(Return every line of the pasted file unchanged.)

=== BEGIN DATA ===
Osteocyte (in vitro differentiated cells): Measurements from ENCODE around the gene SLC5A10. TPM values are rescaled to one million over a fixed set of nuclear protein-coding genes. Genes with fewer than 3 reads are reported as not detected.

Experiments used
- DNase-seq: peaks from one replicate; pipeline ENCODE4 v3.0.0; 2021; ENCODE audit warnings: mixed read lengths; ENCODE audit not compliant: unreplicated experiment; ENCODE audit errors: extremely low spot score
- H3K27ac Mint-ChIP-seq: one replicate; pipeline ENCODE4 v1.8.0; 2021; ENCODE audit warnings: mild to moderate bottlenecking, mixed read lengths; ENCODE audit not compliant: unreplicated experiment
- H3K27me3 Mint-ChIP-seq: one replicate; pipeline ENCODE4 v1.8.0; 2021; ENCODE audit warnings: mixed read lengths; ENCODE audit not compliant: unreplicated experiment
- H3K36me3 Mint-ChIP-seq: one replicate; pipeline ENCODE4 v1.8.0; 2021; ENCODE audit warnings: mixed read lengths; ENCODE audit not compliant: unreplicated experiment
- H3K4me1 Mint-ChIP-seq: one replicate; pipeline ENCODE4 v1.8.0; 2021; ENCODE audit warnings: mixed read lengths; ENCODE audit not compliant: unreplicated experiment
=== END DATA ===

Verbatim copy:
Osteocyte (in vitro differentiated cells): Measurements from ENCODE around the gene SLC5A10. TPM values are rescaled to one million over a fixed set of nuclear protein-coding genes. Genes with fewer than 3 reads are reported as not detected.

Experiments used
- DNase-seq: peaks from one replicate; pipeline ENCODE4 v3.0.0; 2021; ENCODE audit warnings: mixed read lengths; ENCODE audit not compliant: unreplicated experiment; ENCODE audit errors: extremely low spot score
- H3K27ac Mint-ChIP-seq: one replicate; pipeline ENCODE4 v1.8.0; 2021; ENCODE audit warnings: mild to moderate bottlenecking, mixed read lengths; ENCODE audit not compliant: unreplicated experiment
- H3K27me3 Mint-ChIP-seq: one replicate; pipeline ENCODE4 v1.8.0; 2021; ENCODE audit warnings: mixed read lengths; ENCODE audit not compliant: unreplicated experiment
- H3K36me3 Mint-ChIP-seq: one replicate; pipeline ENCODE4 v1.8.0; 2021; ENCODE audit warnings: mixed read lengths; ENCODE audit not compliant: unreplicated experiment
- H3K4me1 Mint-ChIP-seq: one replicate; pipeline ENCODE4 v1.8.0; 2021; ENCODE audit warnings: mixed read lengths; ENCODE audit not compliant: unreplicated experiment